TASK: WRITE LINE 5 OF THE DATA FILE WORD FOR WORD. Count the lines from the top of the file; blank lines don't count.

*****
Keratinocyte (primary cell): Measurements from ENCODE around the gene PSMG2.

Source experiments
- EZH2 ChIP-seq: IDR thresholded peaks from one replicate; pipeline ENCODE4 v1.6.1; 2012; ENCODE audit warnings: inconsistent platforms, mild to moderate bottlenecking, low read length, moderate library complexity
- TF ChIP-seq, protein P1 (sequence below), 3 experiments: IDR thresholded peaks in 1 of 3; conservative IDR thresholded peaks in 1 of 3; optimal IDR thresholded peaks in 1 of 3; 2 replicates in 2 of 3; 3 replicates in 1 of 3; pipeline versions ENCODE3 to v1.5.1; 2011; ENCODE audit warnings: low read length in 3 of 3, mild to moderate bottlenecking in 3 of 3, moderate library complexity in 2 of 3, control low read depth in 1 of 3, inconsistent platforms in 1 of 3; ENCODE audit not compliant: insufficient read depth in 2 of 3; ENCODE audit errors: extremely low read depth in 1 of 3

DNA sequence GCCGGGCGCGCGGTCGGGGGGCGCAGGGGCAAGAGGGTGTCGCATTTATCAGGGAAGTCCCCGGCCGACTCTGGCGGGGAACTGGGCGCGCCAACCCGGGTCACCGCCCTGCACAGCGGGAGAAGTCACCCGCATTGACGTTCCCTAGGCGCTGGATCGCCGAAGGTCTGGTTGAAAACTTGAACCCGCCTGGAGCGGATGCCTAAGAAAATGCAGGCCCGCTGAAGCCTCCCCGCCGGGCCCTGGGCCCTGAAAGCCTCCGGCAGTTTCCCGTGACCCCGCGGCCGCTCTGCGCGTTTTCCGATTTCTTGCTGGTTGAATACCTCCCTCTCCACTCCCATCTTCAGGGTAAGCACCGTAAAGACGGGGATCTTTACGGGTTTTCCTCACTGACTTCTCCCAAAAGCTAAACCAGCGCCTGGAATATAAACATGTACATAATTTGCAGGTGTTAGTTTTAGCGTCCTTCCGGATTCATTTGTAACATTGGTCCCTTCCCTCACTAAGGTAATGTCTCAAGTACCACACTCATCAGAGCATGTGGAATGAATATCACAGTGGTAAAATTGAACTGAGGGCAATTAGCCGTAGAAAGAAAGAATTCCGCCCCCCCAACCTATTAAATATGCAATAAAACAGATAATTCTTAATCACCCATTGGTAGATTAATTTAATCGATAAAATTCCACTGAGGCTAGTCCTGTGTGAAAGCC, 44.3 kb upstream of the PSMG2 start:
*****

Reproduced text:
DNA sequence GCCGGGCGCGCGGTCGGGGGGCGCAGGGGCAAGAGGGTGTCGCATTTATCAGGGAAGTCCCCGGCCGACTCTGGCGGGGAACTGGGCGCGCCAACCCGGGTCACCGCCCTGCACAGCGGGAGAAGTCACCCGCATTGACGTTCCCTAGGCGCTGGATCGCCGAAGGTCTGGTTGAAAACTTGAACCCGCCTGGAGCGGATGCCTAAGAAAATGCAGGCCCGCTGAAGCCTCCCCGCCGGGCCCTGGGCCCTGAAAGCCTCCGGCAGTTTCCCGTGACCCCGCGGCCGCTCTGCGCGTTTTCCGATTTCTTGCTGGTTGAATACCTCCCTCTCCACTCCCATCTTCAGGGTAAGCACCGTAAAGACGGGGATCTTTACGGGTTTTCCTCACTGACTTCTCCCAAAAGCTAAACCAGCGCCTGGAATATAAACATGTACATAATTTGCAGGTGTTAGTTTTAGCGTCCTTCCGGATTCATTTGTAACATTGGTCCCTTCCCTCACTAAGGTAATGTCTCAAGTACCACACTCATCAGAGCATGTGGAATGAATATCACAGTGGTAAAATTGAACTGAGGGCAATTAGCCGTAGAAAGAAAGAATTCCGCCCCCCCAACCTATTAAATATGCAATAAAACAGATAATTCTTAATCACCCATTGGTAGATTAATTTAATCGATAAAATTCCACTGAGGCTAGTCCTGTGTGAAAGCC, 44.3 kb upstream of the PSMG2 start: